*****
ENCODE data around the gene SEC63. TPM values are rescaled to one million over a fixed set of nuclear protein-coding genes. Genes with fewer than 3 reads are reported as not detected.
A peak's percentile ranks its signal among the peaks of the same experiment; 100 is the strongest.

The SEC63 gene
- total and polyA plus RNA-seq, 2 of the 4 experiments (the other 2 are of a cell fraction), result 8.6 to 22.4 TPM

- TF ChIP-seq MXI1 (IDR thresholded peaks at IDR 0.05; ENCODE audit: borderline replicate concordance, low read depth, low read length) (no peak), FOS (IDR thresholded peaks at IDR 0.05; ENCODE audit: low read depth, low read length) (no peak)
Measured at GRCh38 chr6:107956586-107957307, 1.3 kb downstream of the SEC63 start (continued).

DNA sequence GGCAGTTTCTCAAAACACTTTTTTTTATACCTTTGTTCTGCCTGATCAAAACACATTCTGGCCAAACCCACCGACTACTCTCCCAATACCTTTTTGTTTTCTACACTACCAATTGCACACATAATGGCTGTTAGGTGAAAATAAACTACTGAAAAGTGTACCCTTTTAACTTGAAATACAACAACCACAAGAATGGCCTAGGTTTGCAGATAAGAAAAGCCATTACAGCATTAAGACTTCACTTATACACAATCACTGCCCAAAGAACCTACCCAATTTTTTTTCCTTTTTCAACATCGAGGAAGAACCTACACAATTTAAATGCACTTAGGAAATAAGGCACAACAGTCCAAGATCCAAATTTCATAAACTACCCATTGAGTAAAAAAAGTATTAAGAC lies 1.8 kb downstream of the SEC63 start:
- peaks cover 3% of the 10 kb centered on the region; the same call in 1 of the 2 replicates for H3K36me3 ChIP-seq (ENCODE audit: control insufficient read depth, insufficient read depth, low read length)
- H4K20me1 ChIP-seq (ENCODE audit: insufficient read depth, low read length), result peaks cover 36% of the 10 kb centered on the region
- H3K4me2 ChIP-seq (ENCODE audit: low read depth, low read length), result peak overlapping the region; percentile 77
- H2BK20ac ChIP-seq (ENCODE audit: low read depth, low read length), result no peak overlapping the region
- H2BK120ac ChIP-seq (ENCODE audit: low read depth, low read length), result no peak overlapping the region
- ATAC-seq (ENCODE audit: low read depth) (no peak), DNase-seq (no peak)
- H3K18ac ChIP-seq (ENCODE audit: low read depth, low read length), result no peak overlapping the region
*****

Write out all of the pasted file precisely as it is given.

ENCODE data around the gene SEC63. TPM values are rescaled to one million over a fixed set of nuclear protein-coding genes. Genes with fewer than 3 reads are reported as not detected.
A peak's percentile ranks its signal among the peaks of the same experiment; 100 is the strongest.

The SEC63 gene
- total and polyA plus RNA-seq, 2 of the 4 experiments (the other 2 are of a cell fraction), result 8.6 to 22.4 TPM

- TF ChIP-seq MXI1 (IDR thresholded peaks at IDR 0.05; ENCODE audit: borderline replicate concordance, low read depth, low read length) (no peak), FOS (IDR thresholded peaks at IDR 0.05; ENCODE audit: low read depth, low read length) (no peak)
Measured at GRCh38 chr6:107956586-107957307, 1.3 kb downstream of the SEC63 start (continued).

DNA sequence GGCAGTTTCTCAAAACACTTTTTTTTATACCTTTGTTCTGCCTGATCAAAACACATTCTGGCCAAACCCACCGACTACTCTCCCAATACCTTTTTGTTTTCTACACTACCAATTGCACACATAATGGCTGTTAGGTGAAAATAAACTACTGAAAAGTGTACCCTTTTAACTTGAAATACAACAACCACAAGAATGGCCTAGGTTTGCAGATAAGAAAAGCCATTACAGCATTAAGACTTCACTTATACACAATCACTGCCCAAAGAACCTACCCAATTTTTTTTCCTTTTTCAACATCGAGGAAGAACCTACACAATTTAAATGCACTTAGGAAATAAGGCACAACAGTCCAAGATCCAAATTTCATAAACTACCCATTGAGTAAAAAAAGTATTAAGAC lies 1.8 kb downstream of the SEC63 start:
- peaks cover 3% of the 10 kb centered on the region; the same call in 1 of the 2 replicates for H3K36me3 ChIP-seq (ENCODE audit: control insufficient read depth, insufficient read depth, low read length)
- H4K20me1 ChIP-seq (ENCODE audit: insufficient read depth, low read length), result peaks cover 36% of the 10 kb centered on the region
- H3K4me2 ChIP-seq (ENCODE audit: low read depth, low read length), result peak overlapping the region; percentile 77
- H2BK20ac ChIP-seq (ENCODE audit: low read depth, low read length), result no peak overlapping the region
- H2BK120ac ChIP-seq (ENCODE audit: low read depth, low read length), result no peak overlapping the region
- ATAC-seq (ENCODE audit: low read depth) (no peak), DNase-seq (no peak)
- H3K18ac ChIP-seq (ENCODE audit: low read depth, low read length), result no peak overlapping the region